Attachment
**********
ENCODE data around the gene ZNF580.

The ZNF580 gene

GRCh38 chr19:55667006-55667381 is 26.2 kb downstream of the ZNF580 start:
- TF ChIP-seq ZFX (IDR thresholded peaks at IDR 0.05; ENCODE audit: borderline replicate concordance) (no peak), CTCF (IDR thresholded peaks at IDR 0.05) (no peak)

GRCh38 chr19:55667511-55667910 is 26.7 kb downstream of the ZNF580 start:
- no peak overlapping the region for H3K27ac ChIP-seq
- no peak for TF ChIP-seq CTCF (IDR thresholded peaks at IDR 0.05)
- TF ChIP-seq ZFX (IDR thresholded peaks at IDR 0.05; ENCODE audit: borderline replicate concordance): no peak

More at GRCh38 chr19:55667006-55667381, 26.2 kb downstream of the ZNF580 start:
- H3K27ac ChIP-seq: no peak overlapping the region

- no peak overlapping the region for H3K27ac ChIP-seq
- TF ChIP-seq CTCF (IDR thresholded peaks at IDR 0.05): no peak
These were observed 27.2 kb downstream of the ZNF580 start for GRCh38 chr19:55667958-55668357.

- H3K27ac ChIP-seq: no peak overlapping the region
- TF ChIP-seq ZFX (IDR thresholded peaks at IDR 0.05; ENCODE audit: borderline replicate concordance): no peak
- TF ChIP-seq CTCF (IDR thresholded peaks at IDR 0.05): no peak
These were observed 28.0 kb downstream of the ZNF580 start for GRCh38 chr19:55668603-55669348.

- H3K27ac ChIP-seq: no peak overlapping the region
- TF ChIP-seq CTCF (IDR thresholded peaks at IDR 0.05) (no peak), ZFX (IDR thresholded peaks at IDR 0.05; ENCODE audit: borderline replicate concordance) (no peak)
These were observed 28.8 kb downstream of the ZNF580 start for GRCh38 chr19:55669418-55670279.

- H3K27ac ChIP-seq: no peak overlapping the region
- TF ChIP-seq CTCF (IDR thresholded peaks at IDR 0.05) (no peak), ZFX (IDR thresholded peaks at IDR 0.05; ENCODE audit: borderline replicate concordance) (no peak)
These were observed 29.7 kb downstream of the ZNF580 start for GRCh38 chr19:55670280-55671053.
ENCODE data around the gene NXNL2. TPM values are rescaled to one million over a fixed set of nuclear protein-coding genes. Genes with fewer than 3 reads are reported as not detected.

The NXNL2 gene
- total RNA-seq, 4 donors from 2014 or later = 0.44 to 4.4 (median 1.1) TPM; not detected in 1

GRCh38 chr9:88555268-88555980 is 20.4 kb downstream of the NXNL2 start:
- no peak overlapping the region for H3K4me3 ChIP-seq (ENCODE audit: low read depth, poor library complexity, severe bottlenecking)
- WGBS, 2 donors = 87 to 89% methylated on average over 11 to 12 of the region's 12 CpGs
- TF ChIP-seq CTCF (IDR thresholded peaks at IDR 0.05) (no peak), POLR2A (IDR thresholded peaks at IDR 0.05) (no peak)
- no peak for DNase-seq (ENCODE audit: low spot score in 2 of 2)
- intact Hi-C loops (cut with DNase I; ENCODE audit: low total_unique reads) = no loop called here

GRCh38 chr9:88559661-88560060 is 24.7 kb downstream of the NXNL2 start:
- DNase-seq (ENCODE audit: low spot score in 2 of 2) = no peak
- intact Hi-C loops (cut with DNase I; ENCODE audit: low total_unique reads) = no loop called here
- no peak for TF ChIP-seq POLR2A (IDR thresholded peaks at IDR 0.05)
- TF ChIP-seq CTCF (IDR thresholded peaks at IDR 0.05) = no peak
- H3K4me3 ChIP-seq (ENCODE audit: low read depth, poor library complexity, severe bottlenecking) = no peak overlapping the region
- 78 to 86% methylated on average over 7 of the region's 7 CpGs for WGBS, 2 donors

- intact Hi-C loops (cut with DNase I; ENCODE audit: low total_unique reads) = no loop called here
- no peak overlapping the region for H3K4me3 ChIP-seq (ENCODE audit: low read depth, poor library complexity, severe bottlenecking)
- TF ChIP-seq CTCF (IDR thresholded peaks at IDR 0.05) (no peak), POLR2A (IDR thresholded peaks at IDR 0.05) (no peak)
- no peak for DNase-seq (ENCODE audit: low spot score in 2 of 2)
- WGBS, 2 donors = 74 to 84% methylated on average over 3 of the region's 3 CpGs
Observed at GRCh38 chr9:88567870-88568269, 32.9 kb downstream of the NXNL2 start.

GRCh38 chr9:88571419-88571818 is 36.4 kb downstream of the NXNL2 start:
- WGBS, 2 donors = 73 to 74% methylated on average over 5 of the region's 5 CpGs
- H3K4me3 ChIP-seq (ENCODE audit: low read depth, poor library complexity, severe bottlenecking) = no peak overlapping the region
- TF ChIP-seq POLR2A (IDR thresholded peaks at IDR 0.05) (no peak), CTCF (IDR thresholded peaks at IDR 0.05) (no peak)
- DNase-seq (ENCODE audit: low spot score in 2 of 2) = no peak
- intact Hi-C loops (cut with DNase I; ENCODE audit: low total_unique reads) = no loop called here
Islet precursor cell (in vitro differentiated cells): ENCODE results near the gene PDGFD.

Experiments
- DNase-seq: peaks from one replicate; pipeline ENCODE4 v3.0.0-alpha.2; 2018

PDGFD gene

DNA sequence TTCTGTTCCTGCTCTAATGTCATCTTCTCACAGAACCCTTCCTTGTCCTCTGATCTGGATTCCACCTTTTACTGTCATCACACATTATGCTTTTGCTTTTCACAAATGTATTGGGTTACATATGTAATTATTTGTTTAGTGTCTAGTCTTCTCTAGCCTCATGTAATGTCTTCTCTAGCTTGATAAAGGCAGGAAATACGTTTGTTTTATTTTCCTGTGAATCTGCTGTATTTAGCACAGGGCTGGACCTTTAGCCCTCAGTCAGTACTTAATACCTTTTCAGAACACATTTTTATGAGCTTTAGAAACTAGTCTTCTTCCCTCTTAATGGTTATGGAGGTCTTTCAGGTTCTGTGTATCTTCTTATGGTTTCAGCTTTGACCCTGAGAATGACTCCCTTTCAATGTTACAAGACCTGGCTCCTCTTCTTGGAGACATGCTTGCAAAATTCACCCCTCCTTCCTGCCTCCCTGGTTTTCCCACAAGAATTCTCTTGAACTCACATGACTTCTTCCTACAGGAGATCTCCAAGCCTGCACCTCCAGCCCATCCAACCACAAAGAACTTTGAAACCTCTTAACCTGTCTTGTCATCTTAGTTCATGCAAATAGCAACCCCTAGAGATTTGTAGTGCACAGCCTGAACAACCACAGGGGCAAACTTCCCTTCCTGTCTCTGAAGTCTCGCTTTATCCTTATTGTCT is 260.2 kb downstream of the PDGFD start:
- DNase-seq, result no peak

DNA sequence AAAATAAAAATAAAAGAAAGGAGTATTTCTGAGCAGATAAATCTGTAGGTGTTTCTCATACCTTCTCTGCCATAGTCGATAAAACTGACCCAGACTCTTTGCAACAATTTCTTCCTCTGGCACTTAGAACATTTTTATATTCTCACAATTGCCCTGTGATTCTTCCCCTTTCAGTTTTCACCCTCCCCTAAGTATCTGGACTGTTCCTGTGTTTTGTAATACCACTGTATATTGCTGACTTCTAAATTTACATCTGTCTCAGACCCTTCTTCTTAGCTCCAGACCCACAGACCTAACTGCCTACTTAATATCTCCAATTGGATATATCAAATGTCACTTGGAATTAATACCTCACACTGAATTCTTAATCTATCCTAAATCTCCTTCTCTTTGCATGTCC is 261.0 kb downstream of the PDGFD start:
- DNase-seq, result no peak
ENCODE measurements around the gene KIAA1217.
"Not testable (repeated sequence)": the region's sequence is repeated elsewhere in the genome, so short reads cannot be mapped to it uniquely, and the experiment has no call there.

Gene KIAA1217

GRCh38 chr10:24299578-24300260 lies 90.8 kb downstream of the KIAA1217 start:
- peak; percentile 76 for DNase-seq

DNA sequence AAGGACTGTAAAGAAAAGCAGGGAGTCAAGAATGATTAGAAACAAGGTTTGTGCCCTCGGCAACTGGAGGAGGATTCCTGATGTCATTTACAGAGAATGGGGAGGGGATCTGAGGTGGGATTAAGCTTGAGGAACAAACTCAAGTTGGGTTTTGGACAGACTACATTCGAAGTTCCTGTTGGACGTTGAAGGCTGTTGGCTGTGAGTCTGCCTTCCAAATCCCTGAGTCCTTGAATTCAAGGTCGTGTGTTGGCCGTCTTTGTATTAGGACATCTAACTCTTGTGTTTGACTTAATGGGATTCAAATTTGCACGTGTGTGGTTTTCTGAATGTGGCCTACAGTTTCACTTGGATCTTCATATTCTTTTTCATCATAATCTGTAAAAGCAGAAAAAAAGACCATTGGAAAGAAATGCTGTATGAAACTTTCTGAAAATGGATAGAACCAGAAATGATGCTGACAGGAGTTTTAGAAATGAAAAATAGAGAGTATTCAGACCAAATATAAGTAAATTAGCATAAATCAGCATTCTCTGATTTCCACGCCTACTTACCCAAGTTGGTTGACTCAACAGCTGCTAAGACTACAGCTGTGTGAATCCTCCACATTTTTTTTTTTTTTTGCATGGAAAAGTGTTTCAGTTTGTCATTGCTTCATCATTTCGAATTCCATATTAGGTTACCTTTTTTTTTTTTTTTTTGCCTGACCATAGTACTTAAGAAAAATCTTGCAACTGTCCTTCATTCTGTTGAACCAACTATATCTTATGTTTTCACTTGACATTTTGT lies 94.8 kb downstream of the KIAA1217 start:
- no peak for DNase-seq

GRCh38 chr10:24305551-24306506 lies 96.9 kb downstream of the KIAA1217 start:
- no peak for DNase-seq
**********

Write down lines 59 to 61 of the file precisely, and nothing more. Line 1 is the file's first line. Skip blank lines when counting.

- DNase-seq, result no peak
ENCODE measurements around the gene KIAA1217.
"Not testable (repeated sequence)": the region's sequence is repeated elsewhere in the genome, so short reads cannot be mapped to it uniquely, and the experiment has no call there.